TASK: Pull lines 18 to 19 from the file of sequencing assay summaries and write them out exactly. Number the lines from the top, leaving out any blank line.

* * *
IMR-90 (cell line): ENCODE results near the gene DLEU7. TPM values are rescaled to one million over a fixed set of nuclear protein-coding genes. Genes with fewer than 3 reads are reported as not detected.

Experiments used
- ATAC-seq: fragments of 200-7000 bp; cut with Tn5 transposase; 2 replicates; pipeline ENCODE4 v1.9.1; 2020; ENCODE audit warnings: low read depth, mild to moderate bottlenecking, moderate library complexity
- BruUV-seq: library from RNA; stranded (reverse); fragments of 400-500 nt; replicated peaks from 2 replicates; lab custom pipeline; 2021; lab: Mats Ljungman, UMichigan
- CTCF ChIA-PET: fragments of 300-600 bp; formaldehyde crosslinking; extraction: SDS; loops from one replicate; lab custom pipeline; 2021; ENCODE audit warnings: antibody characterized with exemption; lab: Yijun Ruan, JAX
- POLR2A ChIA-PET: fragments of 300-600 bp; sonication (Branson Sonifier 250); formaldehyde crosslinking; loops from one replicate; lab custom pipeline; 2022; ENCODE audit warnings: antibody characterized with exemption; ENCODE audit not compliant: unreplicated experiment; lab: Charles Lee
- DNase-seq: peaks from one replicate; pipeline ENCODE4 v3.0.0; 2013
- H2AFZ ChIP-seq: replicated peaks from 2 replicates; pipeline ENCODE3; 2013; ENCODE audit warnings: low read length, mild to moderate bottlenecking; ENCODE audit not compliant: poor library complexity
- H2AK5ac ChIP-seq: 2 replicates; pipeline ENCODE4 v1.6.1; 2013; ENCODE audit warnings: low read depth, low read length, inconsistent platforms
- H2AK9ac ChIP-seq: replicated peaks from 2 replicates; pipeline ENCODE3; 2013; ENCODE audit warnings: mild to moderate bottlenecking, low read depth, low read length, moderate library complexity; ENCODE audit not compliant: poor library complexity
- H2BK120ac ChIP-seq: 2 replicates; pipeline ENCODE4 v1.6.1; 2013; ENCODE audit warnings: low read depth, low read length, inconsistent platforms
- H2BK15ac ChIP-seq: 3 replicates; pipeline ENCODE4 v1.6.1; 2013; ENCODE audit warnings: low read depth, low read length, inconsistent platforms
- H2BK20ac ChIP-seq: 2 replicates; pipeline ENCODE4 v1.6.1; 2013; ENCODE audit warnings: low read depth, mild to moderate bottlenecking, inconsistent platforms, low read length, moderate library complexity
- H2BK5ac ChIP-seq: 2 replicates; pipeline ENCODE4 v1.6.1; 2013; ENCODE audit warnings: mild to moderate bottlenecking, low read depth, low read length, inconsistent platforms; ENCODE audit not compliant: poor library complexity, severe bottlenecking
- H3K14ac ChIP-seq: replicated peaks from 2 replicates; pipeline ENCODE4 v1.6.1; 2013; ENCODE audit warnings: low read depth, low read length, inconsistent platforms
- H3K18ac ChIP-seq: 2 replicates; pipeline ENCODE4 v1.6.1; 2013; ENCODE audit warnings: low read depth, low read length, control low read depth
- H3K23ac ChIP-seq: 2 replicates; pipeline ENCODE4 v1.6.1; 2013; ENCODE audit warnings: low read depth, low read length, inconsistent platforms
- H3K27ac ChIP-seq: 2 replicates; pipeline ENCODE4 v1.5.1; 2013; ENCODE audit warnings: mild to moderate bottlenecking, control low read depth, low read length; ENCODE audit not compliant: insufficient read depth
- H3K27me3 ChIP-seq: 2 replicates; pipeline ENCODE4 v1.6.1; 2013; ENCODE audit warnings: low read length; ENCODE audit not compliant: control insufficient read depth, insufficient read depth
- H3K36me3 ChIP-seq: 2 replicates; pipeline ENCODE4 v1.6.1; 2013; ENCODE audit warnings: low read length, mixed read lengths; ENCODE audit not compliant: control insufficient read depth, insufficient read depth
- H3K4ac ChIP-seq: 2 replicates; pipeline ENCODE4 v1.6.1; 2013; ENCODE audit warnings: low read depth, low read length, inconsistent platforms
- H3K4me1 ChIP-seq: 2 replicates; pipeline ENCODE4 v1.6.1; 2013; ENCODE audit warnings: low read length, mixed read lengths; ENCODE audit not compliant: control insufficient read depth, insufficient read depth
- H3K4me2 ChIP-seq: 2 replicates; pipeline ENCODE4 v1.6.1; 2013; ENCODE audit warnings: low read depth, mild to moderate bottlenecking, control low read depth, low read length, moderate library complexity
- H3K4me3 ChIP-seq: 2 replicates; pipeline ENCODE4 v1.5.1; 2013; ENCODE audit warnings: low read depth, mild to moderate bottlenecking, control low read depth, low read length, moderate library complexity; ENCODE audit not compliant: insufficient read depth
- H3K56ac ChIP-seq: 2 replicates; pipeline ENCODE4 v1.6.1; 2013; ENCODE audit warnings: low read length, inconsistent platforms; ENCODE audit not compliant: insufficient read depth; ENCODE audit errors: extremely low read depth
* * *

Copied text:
- H3K27ac ChIP-seq: 2 replicates; pipeline ENCODE4 v1.5.1; 2013; ENCODE audit warnings: mild to moderate bottlenecking, control low read depth, low read length; ENCODE audit not compliant: insufficient read depth
- H3K27me3 ChIP-seq: 2 replicates; pipeline ENCODE4 v1.6.1; 2013; ENCODE audit warnings: low read length; ENCODE audit not compliant: control insufficient read depth, insufficient read depth